With around 11 million UK households owning a pet, a significant number of people have a four-legged friend that they care for very dearly and consider an important part of the family.
As the nation’s love for pets goes from strength-to-strength it is becoming more commonplace for people to worry about what would happen to their beloved pet should they die before their furry friend. As part of National Pet Month, Hannah Foulds from Gordon Brown Law Firm LLP explains how owners can ensure that their pets are cared for should the worst happen.
Personal Chattels are defined by the Administration of Estate Acts 1925 and UK law regards a deceased person’s pets as Personal Chattels. If specific provisions for what should happen to a person’s pets are not made within their Will, their pets shall legally form part of their estate as a Personal Chattel and will pass to their residuary beneficiary.
So, what would you like to happen to your pet upon your death? For people who would prefer their pet not to form part of their estate, it is a good idea for them to stipulate in their Will who will take over ownership.
Therefore, they could indicate that they wish to leave their dog to John Smith’ and this shall ensure their dog, should it survive its owner, will pass to the said John Smith’. Pet owners can also make provision that should the person receiving the pet accept responsibility, they will receive a pecuniary legacy (cash gift) from their Will.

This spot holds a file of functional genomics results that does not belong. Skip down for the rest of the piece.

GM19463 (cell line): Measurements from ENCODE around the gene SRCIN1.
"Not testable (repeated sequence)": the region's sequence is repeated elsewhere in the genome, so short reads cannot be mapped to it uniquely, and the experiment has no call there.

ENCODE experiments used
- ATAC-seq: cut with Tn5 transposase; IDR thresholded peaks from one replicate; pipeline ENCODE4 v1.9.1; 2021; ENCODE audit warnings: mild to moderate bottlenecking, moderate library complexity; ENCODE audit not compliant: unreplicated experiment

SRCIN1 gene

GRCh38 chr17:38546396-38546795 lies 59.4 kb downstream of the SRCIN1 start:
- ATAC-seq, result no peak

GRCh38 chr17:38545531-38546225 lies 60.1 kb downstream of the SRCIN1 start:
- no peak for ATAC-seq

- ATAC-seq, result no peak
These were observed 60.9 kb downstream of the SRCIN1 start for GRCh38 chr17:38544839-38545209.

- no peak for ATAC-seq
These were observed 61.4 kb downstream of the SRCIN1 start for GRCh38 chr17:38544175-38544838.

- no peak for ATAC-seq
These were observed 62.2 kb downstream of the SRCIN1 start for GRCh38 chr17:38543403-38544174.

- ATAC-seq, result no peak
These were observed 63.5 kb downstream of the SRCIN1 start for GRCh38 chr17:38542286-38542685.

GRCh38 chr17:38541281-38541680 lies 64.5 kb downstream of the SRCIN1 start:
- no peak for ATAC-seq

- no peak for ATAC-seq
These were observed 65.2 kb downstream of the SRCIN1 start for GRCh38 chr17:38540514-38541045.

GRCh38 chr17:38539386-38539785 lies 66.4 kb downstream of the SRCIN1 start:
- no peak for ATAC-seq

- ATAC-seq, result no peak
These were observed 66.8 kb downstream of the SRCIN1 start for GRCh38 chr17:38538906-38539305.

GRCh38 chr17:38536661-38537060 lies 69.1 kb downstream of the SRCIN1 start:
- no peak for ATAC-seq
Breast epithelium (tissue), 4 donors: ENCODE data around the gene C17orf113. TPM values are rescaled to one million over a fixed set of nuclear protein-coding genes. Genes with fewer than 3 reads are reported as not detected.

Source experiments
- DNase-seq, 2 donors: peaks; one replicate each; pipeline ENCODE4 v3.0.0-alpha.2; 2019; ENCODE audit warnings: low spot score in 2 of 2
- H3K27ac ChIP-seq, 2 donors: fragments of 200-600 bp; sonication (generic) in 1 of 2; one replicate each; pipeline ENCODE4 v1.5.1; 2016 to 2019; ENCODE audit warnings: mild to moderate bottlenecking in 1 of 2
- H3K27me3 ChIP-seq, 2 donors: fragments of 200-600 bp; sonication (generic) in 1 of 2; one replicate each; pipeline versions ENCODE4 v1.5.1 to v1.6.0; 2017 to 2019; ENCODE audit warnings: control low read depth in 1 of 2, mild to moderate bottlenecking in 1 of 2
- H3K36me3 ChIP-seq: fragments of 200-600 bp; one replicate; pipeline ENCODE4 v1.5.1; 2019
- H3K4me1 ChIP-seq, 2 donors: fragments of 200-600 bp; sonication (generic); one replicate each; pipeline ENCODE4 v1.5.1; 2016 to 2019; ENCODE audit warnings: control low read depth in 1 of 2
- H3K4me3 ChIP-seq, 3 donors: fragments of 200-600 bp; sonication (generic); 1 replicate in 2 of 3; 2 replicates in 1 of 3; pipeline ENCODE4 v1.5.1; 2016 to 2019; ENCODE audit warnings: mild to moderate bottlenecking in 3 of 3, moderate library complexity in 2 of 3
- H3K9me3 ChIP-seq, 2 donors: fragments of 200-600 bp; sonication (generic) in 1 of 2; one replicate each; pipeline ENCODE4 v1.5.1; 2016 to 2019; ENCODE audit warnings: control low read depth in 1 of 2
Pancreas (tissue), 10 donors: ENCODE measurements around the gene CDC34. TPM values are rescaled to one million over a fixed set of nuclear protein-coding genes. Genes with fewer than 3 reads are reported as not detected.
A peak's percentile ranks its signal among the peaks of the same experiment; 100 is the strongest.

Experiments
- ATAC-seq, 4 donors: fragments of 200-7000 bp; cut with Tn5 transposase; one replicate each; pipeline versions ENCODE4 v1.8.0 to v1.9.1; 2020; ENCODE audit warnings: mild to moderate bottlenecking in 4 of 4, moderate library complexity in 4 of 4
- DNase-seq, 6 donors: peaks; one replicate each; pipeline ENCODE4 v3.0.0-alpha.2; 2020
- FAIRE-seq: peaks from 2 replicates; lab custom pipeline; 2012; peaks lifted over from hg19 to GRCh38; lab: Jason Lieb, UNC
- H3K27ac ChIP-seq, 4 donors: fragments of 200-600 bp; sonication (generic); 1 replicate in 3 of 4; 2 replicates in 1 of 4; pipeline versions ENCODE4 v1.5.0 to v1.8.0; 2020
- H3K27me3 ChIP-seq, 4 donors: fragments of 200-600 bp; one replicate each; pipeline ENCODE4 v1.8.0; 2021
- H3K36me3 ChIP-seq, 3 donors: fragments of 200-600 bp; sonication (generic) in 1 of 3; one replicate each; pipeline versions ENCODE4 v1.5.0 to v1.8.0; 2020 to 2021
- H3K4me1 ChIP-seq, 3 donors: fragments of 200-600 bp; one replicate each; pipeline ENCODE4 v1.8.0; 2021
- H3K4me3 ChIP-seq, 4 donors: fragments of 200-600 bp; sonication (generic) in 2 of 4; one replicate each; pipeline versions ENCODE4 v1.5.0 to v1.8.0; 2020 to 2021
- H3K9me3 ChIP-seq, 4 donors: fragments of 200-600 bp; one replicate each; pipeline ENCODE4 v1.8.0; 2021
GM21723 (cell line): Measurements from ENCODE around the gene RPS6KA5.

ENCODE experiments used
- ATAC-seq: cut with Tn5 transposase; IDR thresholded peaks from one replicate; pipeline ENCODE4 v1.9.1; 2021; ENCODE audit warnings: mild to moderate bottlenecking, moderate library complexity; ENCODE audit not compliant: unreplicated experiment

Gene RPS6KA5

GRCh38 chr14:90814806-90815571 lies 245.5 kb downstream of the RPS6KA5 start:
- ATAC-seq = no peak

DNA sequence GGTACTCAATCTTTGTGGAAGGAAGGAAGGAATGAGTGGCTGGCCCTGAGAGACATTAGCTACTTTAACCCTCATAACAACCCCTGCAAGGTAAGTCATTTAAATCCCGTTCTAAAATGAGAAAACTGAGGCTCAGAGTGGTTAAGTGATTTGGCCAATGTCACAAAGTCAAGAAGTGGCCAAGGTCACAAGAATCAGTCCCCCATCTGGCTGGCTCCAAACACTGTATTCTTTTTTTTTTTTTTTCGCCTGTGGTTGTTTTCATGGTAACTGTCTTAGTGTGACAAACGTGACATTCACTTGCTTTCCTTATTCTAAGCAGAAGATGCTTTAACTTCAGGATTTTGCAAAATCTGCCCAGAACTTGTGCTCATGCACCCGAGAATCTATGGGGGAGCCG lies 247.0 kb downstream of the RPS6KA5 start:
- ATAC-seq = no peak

However, owners can also stipulate that should their pet have predeceased them, the pecuniary legacy will fail as the pet has died. It is always advisable to ask the person who the pet would be left to if they would be willing to look after the pet upon the owner’s death. Should they refuse after the owner’s death, once again, the pet would form part of its owner’s estate and pass to the residuary beneficiary.
It may be that the owner is leaving their estate to a certain person but do not wish to leave their pet to them and they have no other person to leave the pet to. In this instance, owners could consider including in their Will that they wish to leave their pet to a particular Pet Charity for rehoming. They could also include a pecuniary legacy to pass to the charity should they so wish. It would be advisable that the owner contacts their considered Pet Charity to ensure they do offer a rehoming programme.
Millions of people own pets, but a lot have not considered what would happen to their pet should they die. Including provision for pets in their Will will put an owner’s mind at ease that they will be looked after and cared for in accordance with their wishes after their death.